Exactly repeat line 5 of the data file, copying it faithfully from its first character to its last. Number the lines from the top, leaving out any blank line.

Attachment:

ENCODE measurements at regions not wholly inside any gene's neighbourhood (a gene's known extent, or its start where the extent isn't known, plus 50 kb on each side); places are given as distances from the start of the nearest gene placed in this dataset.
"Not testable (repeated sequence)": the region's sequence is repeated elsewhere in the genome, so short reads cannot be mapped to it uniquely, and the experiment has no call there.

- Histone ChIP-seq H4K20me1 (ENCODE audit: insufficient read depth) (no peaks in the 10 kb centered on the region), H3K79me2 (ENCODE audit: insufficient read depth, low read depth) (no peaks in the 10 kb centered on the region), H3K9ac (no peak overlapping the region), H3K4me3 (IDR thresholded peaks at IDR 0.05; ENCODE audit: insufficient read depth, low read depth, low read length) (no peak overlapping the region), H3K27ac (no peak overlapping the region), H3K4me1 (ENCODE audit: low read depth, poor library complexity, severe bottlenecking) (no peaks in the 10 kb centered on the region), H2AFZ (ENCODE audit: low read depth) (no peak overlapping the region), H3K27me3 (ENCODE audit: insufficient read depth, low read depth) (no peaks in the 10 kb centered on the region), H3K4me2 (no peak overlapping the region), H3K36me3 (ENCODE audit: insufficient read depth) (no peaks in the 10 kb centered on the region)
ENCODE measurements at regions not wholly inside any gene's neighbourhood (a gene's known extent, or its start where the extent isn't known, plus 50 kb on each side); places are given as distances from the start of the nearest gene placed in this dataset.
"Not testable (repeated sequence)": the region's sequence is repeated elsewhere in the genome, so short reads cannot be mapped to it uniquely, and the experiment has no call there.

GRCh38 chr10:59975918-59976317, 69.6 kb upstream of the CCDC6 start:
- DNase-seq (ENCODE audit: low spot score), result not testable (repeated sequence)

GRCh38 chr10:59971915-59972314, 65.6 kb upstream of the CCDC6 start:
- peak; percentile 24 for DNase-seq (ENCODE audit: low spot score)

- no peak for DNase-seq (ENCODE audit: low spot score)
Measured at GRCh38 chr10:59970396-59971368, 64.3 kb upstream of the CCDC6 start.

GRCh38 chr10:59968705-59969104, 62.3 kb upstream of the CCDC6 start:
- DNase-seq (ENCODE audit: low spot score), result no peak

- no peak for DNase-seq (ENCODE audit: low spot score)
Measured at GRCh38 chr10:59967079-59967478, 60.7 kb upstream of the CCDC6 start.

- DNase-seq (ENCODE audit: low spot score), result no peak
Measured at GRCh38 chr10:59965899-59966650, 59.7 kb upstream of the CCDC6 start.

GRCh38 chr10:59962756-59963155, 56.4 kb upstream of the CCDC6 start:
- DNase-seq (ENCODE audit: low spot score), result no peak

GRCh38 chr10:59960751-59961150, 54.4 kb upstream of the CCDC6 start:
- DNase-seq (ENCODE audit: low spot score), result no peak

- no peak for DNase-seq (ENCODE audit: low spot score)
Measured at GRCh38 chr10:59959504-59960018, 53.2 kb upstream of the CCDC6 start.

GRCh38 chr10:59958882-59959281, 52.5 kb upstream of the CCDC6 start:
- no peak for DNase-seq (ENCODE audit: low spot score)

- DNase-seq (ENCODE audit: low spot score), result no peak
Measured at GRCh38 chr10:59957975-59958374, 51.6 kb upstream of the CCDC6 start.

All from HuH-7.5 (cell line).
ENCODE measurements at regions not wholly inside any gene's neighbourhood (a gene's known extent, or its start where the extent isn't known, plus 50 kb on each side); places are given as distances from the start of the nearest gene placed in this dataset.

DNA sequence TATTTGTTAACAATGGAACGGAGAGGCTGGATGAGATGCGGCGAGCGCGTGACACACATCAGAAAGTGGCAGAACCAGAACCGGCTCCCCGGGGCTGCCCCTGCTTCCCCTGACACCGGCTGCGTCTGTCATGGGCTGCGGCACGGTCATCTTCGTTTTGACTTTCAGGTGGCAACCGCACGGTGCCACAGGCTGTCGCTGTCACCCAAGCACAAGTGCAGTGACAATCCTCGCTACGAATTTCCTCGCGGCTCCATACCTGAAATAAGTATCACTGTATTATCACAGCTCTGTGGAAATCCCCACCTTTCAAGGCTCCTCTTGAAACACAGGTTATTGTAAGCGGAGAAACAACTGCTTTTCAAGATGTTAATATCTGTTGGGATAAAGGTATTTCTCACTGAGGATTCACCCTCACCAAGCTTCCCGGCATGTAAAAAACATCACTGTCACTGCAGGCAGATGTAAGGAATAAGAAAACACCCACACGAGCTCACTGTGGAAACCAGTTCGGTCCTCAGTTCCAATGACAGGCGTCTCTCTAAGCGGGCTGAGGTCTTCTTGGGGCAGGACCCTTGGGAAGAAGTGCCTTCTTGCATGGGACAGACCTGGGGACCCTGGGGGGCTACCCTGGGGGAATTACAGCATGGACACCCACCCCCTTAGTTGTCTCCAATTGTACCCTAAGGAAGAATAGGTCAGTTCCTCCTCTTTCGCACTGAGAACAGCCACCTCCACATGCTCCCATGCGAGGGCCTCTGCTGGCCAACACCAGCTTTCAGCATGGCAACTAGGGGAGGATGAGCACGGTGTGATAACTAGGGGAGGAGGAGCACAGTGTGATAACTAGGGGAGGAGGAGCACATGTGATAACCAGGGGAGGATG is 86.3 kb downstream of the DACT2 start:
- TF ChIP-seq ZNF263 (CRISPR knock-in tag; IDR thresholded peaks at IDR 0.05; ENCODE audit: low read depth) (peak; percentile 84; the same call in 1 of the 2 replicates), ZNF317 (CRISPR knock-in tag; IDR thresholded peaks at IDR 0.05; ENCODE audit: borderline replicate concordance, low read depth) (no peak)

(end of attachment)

"Not testable (repeated sequence)": the region's sequence is repeated elsewhere in the genome, so short reads cannot be mapped to it uniquely, and the experiment has no call there.